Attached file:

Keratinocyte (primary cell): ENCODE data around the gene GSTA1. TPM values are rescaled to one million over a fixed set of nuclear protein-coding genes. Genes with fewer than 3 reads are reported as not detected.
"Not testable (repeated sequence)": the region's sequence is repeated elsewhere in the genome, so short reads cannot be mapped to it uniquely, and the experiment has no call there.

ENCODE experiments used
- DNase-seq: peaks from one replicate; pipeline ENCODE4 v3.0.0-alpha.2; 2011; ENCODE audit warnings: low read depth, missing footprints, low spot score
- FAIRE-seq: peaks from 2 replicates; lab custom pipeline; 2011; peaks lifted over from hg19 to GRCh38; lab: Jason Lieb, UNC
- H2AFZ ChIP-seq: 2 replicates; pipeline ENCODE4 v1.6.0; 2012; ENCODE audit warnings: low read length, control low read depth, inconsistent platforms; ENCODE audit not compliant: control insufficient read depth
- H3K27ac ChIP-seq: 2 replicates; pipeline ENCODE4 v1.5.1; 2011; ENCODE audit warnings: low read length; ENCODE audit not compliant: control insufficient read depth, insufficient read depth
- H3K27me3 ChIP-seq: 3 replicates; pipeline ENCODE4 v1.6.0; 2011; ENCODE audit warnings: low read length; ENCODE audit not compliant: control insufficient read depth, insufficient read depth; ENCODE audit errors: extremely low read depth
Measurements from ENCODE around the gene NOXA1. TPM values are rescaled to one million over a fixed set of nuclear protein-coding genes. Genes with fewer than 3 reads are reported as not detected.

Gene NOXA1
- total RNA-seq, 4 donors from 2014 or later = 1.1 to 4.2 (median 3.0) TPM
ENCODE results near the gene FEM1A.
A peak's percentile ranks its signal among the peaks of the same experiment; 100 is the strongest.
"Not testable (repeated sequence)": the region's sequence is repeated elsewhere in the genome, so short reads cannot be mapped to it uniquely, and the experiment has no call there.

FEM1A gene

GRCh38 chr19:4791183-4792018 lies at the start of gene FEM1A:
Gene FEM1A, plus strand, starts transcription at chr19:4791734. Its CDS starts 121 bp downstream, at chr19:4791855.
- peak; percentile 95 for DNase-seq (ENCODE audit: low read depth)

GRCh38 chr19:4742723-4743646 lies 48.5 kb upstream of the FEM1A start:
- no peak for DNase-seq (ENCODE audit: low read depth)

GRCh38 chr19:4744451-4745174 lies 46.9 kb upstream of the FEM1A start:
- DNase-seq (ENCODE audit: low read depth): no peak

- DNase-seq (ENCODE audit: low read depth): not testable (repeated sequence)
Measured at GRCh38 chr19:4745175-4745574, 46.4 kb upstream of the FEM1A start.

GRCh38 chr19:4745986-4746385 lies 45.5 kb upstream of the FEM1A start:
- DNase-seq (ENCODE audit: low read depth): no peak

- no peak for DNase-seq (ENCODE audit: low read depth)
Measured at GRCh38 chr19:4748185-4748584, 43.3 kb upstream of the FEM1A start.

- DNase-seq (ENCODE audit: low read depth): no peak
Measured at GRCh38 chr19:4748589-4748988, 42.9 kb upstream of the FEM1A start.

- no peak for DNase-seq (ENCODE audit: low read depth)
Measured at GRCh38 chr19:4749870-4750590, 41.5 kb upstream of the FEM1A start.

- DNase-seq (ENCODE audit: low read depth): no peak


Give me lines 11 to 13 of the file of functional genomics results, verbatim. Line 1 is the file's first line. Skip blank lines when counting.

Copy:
- total RNA-seq, 4 donors from 2014 or later = 1.1 to 4.2 (median 3.0) TPM
ENCODE results near the gene FEM1A.
A peak's percentile ranks its signal among the peaks of the same experiment; 100 is the strongest.